Emilio Rocca

Post image for Unions Outgunning Opposition In Michigan

Organized labor is driving hard to enshrine collective bargaining right in Michigan State constitution. If Proposal 2 passes this November, they will have done just that, taking Michigan closer to a Mediterranean-style rigid and disastrous labor market.

So far, it looks like they are succeeding and no wonder, based on how much money is being spent by Unions and their allies. The Michigan Campaign Finance Network (MCFN), a nonprofit, nonpartisan organization supported by the Joyce Foundation (that strives for improving public policies in the Great Lakes region), published precise figures on the financial activity of the committees involved in the November ballot. As far as the collective bargaining issue (Proposal 2) is concerned, three committees are involved. The proponent committee, “Protect our Jobs,” lobbies for enshrining collective bargaining in the state constitution, while two committees, “Michigan Chamber PAC II” and “Citizens Protecting Michigan’s Constitution,” oppose all the ballot questions.

By the time the MCFN release was issued, July 27, POJA has raised $8,143,307 from a long list of Michigan unions and spent $1,153,619 by that time, mainly for personnel. A partial list of unions and their expenditures include:

  • UAW: $1,250,000
  • UAW Solidarity House: $1,028,480
  • Michigan Education Association: $585,681
  • American Federation of State, County and Municipal Employees (AFSCME): $500,000
  • American Federation of Teachers-Michigan: $460,000
  • International Brotherhood of Teamsters: $333,334
  • MEA Professional Staff Association: $300,000
  • International Brotherhood of Electrical Workers: $252,574
  • Michigan Regional Council of Carpenters: $250,000

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Post image for Work ‘til You Drop: Is This The Next European “Welfare?”

As Europe’s population ages, its widespread entitlement commitments will generate huge burdens on governments’ budgets.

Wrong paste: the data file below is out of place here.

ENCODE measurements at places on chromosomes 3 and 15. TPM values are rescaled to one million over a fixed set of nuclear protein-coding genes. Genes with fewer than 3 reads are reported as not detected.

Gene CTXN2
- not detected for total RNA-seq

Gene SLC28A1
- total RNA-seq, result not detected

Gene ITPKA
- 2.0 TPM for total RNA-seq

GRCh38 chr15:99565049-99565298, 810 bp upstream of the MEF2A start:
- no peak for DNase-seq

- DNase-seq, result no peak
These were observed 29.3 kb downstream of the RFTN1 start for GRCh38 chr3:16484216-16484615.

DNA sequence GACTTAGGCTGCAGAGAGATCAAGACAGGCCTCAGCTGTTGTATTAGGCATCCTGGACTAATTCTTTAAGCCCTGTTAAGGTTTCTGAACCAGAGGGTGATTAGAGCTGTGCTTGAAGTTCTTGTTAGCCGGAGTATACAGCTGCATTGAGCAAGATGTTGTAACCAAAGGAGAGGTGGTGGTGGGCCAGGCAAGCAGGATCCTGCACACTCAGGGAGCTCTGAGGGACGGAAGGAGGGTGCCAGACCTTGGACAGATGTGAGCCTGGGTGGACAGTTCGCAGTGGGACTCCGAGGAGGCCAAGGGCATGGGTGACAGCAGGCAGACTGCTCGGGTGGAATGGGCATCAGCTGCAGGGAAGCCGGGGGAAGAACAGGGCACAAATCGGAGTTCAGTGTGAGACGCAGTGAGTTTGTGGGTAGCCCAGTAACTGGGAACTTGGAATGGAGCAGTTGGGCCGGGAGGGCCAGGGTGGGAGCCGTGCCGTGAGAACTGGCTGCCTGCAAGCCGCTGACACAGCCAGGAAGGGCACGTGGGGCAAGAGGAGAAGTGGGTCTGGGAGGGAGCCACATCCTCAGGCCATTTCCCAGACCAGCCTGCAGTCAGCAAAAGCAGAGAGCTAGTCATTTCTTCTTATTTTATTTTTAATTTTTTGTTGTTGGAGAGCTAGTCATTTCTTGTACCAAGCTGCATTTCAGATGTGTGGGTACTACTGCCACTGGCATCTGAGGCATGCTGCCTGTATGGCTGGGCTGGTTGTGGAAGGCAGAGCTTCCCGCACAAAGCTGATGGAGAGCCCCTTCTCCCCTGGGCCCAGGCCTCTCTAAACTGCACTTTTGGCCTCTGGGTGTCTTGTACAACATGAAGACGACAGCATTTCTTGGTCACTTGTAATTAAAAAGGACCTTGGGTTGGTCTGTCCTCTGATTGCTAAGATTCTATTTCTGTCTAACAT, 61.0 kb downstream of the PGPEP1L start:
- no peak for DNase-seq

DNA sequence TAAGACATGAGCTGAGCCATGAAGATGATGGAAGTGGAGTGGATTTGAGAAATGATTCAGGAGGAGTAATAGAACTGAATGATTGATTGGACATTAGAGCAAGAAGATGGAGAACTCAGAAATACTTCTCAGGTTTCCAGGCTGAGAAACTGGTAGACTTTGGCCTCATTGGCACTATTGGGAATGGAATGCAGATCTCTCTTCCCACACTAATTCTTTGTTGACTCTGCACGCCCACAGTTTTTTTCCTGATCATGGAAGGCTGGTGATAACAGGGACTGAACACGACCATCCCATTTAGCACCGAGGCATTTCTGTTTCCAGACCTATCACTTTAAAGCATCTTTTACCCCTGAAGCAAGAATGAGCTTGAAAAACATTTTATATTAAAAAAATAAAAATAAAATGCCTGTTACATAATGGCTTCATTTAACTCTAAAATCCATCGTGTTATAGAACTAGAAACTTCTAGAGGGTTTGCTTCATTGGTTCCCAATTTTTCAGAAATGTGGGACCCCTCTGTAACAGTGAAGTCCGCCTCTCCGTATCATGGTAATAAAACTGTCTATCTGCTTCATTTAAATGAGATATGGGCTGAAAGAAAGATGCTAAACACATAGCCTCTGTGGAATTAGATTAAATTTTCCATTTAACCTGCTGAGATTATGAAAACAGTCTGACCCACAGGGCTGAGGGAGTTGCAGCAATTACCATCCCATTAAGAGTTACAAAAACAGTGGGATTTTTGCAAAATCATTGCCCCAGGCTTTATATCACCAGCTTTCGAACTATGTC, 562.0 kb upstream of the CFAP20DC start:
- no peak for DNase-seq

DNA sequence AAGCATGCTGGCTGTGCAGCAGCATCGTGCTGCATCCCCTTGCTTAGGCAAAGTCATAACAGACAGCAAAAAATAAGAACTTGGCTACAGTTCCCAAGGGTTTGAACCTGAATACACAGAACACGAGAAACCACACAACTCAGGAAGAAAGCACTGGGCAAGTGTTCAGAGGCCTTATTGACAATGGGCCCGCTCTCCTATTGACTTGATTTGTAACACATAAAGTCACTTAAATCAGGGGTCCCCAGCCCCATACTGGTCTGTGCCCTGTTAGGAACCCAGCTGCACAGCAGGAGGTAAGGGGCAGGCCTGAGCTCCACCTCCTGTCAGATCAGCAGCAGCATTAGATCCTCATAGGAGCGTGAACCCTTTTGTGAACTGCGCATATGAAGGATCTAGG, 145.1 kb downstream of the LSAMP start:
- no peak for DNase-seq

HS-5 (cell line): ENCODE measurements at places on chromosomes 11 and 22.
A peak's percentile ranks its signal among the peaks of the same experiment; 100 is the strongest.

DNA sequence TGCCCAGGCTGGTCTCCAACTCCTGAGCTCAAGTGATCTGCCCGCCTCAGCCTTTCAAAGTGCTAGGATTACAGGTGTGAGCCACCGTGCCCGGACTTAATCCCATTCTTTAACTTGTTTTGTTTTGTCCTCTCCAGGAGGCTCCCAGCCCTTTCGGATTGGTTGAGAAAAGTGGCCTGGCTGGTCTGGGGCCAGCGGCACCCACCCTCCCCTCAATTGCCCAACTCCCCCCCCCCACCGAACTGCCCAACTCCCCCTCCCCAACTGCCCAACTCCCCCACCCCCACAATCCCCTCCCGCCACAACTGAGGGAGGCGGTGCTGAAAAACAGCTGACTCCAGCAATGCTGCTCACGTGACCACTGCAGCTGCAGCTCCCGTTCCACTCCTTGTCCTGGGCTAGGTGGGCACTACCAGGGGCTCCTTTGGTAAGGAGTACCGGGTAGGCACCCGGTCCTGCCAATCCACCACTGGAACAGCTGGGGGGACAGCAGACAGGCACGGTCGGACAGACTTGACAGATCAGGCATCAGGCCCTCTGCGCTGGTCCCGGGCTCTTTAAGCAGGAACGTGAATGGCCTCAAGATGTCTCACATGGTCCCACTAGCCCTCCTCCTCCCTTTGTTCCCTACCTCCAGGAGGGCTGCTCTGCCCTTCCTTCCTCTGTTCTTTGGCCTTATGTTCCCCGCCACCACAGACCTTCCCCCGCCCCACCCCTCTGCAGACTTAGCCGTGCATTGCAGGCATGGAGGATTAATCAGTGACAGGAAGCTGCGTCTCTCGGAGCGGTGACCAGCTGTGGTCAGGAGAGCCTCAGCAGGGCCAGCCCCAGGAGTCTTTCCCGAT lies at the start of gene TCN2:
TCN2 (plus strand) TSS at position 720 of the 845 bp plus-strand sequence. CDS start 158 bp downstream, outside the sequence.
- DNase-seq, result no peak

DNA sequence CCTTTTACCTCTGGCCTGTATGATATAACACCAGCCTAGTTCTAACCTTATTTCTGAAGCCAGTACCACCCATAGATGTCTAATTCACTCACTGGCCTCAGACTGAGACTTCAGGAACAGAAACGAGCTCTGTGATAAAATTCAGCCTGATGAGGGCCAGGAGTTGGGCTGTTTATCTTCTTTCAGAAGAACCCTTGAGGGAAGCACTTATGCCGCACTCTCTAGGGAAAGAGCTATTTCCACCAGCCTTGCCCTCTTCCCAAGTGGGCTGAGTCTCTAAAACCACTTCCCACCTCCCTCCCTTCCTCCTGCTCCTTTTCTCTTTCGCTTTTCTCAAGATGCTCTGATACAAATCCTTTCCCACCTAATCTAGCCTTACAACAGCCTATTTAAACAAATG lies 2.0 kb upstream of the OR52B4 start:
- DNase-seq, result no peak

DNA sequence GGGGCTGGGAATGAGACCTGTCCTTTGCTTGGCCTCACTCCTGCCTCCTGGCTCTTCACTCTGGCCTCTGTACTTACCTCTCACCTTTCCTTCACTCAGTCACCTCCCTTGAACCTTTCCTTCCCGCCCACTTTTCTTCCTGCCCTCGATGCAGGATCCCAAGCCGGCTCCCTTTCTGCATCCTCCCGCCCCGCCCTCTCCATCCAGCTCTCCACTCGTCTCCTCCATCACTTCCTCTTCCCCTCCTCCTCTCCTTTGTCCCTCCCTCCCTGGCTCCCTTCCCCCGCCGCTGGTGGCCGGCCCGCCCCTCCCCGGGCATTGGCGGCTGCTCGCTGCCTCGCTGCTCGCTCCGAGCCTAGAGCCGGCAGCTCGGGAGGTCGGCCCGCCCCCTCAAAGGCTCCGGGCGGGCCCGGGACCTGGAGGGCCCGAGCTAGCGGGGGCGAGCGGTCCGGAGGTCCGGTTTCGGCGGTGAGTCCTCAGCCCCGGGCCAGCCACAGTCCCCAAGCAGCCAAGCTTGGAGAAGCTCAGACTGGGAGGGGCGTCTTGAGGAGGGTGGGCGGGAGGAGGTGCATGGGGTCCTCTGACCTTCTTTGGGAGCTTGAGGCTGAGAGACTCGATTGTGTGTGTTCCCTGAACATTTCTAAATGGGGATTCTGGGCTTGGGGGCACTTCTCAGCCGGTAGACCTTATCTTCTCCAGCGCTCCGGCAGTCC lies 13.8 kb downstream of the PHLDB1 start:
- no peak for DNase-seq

The economic consequences are easy to foresee: just think of how pension and health expenditure, whom almost everybody is entitled to, could be financed. But what about the political consequences of an aging population? As the population ages in a democratic system, it will become increasingly difficult to reform entitlements of which an increasing number of people are taking advantage.

Forget about economic efficiency: the path of reforming the welfare state would be blazed by political constraints, leading somewhere rather unappealing, especially for future generations. Should we call this majority dictatorship — or rather, elderly dictatorship?

Take the case of pensions. In most European countries, pensions systems are unfunded: revenue collected annually for social security is what is being shared by those who are entitled to receive pension. An aging population implies that, ceteris paribus, more pensioners should be sustained by fewer workers.

How can we defuse this ticking bomb?

The best way to address the pension long-term unbalance would be moving to a funded system based on private retirement accounts. But allowing a worker to switch his social contributions to an individual account, in total or in part, implies lesser resources to be shared by current retirees. And financing the promised pensions by issuing bond is obviously not a possibility for a continent overwhelmed by public debt.

This means that such a reform would have little possibility of being implemented in Europe, as retirees in most European countries rely on pensions as their largest source of income: in France, Germany, Italy, and Spain an unfunded, public retirement system covers all employees and provides them with 75 percent of their retirement income. In United States, this first pillar of the pension system is less sizeable and provides, on average, 45 percent of a retiree’s income.